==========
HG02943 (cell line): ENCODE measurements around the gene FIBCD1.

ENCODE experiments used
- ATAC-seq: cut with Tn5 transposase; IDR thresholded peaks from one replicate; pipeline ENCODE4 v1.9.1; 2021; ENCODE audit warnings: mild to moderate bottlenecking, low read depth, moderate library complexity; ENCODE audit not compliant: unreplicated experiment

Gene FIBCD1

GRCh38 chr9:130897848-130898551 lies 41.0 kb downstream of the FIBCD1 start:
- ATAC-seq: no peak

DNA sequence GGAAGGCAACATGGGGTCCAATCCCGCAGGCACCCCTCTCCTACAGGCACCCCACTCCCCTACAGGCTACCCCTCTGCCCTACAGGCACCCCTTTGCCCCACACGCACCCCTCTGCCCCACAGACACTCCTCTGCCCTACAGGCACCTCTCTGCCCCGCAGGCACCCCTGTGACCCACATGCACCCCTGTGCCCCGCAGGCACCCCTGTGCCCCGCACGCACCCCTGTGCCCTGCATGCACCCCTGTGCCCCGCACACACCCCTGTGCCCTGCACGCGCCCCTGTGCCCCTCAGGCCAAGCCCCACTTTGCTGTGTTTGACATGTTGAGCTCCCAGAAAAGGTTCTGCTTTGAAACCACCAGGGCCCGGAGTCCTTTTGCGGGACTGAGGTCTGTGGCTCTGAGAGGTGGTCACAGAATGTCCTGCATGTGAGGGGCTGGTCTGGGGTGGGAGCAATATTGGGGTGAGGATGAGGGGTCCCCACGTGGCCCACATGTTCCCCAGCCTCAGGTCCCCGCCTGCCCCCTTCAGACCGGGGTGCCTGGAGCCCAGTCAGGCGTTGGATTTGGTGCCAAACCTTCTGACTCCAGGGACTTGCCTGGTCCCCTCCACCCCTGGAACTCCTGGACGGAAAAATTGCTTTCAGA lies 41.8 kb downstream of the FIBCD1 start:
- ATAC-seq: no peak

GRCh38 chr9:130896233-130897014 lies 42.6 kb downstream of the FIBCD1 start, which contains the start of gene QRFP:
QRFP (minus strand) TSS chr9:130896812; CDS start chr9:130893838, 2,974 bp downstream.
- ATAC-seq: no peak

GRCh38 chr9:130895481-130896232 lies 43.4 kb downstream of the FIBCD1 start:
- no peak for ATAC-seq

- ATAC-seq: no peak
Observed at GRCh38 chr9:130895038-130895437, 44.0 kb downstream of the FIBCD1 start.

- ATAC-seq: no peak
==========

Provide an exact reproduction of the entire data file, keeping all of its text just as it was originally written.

HG02943 (cell line): ENCODE measurements around the gene FIBCD1.

ENCODE experiments used
- ATAC-seq: cut with Tn5 transposase; IDR thresholded peaks from one replicate; pipeline ENCODE4 v1.9.1; 2021; ENCODE audit warnings: mild to moderate bottlenecking, low read depth, moderate library complexity; ENCODE audit not compliant: unreplicated experiment

Gene FIBCD1

GRCh38 chr9:130897848-130898551 lies 41.0 kb downstream of the FIBCD1 start:
- ATAC-seq: no peak

DNA sequence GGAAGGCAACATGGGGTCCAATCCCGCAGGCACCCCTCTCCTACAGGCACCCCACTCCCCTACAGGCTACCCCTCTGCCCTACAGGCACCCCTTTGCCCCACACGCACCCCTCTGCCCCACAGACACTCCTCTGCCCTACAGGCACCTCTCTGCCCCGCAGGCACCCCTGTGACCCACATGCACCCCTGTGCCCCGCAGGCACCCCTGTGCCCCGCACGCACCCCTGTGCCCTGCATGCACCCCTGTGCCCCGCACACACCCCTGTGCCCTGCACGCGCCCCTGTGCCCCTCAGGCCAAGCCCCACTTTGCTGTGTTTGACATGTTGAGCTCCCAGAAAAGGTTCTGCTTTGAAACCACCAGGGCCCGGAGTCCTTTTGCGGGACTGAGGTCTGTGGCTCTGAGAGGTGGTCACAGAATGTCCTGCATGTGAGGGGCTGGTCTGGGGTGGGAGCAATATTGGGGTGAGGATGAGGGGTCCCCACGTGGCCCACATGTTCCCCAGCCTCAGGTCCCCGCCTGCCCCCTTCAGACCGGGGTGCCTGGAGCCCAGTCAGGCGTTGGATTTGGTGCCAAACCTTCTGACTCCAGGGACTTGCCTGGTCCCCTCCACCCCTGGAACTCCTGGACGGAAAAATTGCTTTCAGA lies 41.8 kb downstream of the FIBCD1 start:
- ATAC-seq: no peak

GRCh38 chr9:130896233-130897014 lies 42.6 kb downstream of the FIBCD1 start, which contains the start of gene QRFP:
QRFP (minus strand) TSS chr9:130896812; CDS start chr9:130893838, 2,974 bp downstream.
- ATAC-seq: no peak

GRCh38 chr9:130895481-130896232 lies 43.4 kb downstream of the FIBCD1 start:
- no peak for ATAC-seq

- ATAC-seq: no peak
Observed at GRCh38 chr9:130895038-130895437, 44.0 kb downstream of the FIBCD1 start.

- ATAC-seq: no peak